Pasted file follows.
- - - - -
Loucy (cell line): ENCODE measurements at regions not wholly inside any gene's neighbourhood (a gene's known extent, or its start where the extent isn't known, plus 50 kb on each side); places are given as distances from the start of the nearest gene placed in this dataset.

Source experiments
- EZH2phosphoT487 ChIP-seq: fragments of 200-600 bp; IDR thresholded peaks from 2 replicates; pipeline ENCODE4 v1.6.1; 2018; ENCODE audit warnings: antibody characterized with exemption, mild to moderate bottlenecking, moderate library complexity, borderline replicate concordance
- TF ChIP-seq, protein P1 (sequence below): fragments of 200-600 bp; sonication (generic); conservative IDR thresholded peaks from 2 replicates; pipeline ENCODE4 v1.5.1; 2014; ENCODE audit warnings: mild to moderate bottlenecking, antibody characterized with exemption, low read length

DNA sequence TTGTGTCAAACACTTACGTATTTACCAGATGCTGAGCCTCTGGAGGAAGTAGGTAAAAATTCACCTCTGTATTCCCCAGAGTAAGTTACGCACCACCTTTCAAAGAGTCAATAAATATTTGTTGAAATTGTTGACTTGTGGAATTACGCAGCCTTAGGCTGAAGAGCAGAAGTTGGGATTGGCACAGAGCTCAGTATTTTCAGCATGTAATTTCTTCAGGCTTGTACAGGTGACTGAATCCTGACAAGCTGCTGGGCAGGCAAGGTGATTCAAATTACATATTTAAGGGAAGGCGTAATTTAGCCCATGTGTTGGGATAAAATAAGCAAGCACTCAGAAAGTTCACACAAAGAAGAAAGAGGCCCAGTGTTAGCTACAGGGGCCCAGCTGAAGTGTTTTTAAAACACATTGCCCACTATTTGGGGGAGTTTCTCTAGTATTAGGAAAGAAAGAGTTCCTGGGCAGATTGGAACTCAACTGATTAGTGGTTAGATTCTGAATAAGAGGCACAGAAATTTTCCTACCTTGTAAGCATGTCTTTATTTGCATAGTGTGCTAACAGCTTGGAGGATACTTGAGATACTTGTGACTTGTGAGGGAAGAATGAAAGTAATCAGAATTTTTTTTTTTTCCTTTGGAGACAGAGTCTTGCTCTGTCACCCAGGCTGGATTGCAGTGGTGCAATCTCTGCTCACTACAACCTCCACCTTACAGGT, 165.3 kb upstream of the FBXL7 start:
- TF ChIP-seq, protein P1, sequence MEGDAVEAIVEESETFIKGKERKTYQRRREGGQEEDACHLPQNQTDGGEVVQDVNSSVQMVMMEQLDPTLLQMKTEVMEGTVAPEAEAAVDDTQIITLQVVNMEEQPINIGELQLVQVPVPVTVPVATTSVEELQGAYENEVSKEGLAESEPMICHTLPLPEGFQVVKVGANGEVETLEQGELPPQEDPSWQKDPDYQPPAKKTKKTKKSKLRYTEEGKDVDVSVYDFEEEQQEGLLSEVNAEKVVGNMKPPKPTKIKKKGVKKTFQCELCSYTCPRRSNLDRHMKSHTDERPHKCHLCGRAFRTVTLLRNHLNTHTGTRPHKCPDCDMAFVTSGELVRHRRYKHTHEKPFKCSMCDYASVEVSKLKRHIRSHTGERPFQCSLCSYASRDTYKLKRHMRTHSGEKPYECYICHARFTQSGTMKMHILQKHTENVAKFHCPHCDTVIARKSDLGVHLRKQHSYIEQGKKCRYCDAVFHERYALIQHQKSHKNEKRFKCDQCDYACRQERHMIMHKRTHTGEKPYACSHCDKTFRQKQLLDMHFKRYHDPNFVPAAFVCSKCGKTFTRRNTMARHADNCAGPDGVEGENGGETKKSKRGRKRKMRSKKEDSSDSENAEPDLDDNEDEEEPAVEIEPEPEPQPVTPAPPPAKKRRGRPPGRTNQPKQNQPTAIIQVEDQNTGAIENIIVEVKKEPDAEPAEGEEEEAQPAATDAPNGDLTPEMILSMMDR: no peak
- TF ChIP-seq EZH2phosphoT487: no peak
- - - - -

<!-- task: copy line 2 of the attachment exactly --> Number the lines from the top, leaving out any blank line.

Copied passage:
Source experiments